Date of Award


Degree Name

Master of Arts


Political Science


Jose D. Villalobos


This Thesis analyzes the rhetoric executed by different presidents in order to sustain the battle against drugs. The war on drugs is one of the longest battles the United States has fought. From its inception under President Richard Nixon to Barack Obama, the war on drugs has become an institutionalized presidential program responsive to public demands for action against the spread of illegal drugs. Over the airwaves, presidential rhetorical overtures on the matter go hand in hand with the drug war on the streets. However, although presidential rhetoric remained largely consistent on combating and criminalizing drugs over much of the previous four decades, it has evolved more recently during the Obama administration as a growing number of observers have questioned the validity of the war and numerous states have legalized the use of medicinal marijuana. This study examines in historical context the extent to which presidential rhetoric and the institutionalization of the war on drugs have begun to shift toward legalization, as well as the potential policy implications moving forward. Furthermore, this study also incorporates a social experiment that analyzes respondent's behavior to a president's speech. To conduct this research, I utilized data from The American Presidency Project and data collected through a survey.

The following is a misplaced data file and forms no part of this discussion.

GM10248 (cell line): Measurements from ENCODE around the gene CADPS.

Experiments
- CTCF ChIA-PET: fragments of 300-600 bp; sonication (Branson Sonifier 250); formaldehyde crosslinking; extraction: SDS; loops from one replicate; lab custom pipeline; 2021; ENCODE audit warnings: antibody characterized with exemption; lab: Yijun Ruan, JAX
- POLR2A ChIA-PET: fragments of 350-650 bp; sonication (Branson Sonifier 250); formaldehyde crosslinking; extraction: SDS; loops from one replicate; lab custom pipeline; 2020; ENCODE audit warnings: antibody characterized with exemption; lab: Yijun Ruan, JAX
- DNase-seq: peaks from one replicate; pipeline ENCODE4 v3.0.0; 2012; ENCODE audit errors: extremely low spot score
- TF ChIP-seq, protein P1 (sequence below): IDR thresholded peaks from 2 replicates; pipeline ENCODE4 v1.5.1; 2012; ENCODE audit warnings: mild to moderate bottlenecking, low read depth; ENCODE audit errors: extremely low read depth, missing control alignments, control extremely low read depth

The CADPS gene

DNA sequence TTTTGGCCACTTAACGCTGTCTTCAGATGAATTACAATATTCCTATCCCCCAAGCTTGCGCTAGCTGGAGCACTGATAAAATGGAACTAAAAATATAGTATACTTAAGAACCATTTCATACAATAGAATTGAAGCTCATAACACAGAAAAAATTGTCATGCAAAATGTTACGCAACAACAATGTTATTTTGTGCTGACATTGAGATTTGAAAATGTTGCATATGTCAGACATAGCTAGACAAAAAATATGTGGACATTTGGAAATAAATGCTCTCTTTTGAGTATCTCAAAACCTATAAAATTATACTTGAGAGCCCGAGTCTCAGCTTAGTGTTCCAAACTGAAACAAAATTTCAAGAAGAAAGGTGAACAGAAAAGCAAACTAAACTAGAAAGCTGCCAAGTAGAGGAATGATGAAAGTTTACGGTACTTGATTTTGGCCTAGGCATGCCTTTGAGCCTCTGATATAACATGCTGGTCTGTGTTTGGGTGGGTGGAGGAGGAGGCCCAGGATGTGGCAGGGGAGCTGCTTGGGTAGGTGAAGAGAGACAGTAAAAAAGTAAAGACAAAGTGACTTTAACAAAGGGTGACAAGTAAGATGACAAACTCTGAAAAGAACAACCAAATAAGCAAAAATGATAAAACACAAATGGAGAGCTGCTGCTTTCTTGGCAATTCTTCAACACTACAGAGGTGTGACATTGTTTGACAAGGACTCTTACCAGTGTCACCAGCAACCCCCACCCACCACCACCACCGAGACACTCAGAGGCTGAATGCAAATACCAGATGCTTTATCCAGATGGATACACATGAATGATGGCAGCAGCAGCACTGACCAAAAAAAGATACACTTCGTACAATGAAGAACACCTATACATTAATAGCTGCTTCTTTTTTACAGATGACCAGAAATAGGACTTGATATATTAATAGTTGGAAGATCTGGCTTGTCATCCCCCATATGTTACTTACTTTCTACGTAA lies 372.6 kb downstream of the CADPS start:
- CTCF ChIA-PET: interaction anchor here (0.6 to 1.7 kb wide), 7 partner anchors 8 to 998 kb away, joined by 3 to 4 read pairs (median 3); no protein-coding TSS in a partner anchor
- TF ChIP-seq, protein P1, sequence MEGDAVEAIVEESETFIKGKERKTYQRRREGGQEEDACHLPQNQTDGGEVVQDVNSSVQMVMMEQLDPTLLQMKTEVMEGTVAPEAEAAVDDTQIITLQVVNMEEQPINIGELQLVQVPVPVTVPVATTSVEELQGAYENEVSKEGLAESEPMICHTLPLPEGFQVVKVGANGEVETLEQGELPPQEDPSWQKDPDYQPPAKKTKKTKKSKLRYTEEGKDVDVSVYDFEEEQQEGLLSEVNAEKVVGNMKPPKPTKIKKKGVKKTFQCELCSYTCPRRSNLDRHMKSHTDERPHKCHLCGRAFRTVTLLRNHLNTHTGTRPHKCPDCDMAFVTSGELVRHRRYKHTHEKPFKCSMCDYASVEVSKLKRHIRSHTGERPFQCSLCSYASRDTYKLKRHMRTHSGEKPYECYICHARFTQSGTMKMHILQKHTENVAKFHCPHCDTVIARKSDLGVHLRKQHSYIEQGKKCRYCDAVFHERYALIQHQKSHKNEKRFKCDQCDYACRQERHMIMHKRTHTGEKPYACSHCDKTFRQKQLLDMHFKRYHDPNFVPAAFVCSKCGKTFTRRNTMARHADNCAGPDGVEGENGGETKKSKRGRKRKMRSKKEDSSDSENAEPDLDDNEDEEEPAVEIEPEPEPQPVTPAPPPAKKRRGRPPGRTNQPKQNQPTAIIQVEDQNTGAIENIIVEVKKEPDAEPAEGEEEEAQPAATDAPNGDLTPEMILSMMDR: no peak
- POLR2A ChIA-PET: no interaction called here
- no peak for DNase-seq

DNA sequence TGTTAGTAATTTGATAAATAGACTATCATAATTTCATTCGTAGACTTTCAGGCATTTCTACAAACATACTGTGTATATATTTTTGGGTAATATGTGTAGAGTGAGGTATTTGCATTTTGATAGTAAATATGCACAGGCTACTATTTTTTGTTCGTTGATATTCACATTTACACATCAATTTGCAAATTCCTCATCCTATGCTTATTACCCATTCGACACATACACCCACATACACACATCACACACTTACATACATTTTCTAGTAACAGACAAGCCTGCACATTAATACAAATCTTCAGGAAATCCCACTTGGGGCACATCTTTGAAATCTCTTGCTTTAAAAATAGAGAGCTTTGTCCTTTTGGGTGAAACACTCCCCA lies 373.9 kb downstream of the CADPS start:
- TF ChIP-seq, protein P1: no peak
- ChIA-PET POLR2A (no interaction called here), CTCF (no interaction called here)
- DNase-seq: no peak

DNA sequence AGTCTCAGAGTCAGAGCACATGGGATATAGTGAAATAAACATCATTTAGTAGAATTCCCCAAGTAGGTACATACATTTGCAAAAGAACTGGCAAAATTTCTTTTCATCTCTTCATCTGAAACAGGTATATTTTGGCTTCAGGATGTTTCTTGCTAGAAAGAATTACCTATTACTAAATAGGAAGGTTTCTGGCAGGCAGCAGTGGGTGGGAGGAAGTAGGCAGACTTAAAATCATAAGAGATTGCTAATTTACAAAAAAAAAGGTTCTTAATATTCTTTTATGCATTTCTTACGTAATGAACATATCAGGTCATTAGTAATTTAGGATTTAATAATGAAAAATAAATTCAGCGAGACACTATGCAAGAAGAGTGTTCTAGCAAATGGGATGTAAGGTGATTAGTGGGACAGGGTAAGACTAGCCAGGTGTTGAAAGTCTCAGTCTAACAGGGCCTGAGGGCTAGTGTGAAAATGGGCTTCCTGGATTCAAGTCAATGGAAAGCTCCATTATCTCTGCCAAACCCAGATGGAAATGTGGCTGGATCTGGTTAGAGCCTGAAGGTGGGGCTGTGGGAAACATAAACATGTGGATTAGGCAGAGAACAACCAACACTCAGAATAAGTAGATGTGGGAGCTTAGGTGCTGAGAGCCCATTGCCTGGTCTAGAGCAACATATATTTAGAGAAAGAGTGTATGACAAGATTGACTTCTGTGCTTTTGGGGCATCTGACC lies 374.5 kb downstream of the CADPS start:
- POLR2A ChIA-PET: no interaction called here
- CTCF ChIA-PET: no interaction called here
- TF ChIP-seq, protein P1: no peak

Received from ProQuest

File Size

113 pages

File Format


Rights Holder

Manuel Antonio Gutierrez